Two days before Holocaust Remembrance Day last week, German Chancellor Olaf Scholz, under heavy pressure from Washington and pro-war members of his own government, announced that Germany would be sending 14 Leopard 2A6 main battle tanks to Ukraine.
Answering media questions at the German Bundestag, Scholz declared:
“It is right that we act closely with our international partners to support Ukraine — financially, with humanitarian aid, but also with weapons deliveries. Now we can say that, in Europe, it is us and Britain who have made the most weapons available for Ukraine. Germany will always be at the forefront when it comes to supporting Ukraine.”
Two days later, at her own press conference, Russian Foreign Ministry spokesperson Maria Zakharova responded:
“We all remember what are German tanks. These are machines which became a symbol, not only of death…not only of deathly ideology. They became a symbol of misanthropy, as a global existential threat to the planet.
When you read about Nazism and fascism about those times in the Second World War, I think that these SS uniforms and these very German tanks and these symbols of the Third Reich had become a global symbol of the fall of the humankind into the abyss of hatred and horror and massacre.”
Zakharova had more to say:
“It was exactly the German tanks which became the symbol — the anti-symbol, I would say — which will stay in the memory of all humankind forever. Now these German tanks will once again be on our land. … So what does Berlin expect? That these armored vehicles, with all their symbols back then and now, that they will cross our villages and settlements? We remember the end of those times. Does Berlin remember?”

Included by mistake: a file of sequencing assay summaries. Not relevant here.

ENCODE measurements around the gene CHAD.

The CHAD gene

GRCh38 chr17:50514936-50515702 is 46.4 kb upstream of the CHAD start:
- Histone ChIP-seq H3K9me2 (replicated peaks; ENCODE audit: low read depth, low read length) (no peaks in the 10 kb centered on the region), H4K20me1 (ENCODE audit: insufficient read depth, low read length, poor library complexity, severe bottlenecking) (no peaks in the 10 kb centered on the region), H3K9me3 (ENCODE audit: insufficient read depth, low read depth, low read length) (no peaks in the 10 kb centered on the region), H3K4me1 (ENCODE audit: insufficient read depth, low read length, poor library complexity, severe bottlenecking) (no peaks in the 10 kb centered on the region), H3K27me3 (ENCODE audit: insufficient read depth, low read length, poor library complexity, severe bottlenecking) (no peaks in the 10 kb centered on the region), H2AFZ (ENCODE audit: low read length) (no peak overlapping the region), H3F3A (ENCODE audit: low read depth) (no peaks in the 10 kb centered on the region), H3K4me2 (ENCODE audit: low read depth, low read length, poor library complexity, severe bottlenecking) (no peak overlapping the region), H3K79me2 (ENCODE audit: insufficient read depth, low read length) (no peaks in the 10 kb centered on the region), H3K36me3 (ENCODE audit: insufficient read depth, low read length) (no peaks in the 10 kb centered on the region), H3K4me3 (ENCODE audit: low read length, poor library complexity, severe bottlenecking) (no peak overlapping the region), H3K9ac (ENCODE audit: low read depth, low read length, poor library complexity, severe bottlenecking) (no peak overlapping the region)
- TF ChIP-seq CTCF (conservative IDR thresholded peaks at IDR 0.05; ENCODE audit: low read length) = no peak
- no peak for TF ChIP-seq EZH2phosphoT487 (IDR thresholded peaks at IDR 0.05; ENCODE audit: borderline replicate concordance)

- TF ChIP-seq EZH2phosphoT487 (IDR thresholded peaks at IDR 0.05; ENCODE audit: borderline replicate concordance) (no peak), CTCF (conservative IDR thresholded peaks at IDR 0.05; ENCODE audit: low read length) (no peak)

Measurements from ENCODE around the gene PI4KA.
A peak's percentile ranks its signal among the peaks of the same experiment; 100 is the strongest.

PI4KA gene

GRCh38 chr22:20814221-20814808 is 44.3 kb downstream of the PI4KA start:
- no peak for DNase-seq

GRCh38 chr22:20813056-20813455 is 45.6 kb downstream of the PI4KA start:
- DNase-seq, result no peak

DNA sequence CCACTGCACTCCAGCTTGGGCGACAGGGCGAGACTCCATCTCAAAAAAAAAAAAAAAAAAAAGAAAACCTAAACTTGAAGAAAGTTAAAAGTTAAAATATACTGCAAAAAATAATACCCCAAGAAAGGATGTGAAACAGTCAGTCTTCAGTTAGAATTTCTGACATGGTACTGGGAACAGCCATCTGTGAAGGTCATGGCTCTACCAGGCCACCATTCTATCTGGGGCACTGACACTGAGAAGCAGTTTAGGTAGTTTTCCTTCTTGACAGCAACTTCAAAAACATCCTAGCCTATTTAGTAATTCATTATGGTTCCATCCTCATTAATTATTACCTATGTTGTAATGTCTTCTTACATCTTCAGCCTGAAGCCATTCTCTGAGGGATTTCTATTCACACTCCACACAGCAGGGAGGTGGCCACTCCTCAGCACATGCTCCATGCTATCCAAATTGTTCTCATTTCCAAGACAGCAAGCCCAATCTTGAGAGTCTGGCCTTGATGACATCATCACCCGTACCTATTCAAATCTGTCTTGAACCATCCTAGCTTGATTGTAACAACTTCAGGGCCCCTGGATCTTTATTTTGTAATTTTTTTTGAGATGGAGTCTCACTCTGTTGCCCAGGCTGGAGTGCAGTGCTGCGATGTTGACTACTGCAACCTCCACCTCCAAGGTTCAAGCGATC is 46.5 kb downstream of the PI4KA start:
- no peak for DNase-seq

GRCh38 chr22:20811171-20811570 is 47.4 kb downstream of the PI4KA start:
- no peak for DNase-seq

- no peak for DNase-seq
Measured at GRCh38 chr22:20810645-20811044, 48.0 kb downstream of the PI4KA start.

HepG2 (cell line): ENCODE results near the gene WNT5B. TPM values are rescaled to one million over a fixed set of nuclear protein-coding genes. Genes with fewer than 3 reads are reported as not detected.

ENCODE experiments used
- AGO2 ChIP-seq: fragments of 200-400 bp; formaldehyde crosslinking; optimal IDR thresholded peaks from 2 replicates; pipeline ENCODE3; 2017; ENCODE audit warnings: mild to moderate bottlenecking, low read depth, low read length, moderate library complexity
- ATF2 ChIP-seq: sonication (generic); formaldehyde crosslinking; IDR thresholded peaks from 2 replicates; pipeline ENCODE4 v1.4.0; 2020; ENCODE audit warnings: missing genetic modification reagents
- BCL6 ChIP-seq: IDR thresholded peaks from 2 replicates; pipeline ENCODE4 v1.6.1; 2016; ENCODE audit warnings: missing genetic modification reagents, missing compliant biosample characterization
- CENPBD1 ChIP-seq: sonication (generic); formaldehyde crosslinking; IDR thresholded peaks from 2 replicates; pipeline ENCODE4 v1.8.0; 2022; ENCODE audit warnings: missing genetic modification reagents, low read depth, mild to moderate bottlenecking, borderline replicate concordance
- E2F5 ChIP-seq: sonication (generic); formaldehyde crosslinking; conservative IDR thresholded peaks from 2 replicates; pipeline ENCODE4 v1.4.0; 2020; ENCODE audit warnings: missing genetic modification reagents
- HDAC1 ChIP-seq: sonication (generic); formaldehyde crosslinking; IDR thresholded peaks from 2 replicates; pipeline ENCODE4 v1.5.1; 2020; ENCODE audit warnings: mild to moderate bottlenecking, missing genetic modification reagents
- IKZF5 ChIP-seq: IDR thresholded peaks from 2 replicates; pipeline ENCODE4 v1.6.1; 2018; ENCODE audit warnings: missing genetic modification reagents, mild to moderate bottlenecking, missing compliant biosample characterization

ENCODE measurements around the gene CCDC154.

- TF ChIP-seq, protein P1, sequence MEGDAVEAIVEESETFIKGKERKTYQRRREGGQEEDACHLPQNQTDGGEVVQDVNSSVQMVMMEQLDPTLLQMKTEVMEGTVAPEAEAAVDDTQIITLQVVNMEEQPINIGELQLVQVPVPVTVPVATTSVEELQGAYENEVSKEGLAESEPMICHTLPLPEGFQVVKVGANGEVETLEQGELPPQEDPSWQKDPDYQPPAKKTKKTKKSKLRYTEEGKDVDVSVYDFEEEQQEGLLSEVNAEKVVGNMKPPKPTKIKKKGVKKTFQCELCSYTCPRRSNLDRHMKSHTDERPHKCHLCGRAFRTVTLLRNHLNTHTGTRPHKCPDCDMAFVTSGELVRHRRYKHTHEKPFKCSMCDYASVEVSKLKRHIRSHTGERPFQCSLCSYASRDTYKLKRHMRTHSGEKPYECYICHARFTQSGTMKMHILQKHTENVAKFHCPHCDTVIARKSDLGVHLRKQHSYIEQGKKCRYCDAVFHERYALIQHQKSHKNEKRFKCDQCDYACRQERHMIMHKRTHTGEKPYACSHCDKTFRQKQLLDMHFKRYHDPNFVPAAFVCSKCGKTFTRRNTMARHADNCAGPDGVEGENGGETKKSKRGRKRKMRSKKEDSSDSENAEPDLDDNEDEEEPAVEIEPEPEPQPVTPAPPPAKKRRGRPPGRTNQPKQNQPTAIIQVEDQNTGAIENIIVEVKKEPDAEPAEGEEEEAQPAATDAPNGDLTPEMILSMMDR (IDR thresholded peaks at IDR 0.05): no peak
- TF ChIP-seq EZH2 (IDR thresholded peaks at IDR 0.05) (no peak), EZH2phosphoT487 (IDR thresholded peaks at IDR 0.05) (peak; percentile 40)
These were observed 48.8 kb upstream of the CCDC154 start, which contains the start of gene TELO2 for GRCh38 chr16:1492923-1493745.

The Morgenthau Plan
Henry Morgenthau, Jr., center, with FDR in Poughkeepsie, NY, Nov. 6, 1944. Photo: FDR Presidential Library & Museum / Wikimedia Commoms.
In the aftermath of the horrific atrocities inflicted on the world by Nazi Germany, there were many who believed that Germany no longer had the moral right to exist.
President Franklin D. Roosevelt’s Secretary of the Treasury Henry Morgenthau, Jr. was one of those people. In 1944 he promulgated a plan, subsequently known as the “Morgenthau Plan,” which called for the demilitarization and dismemberment of Germany after the Second World War.
“It should be the aim of the Allied Forces,” Morgenthau wrote, “to accomplish the complete demilitarization of Germany in the shortest possible period of time after surrender. This means completely disarming the German Army and people (including the removal or destruction of all war material), the total destruction of the whole German armament industry, and the removal or destruction of other key industries which are basic to military strength.”
Morgenthau singled out the Ruhr Area for particular attention. “Here lies the heart of German industrial power, the cauldron of wars,” he wrote. “This area should not only be stripped of all presently existing industries but so weakened and controlled that it cannot in the foreseeable future become an industrial area.”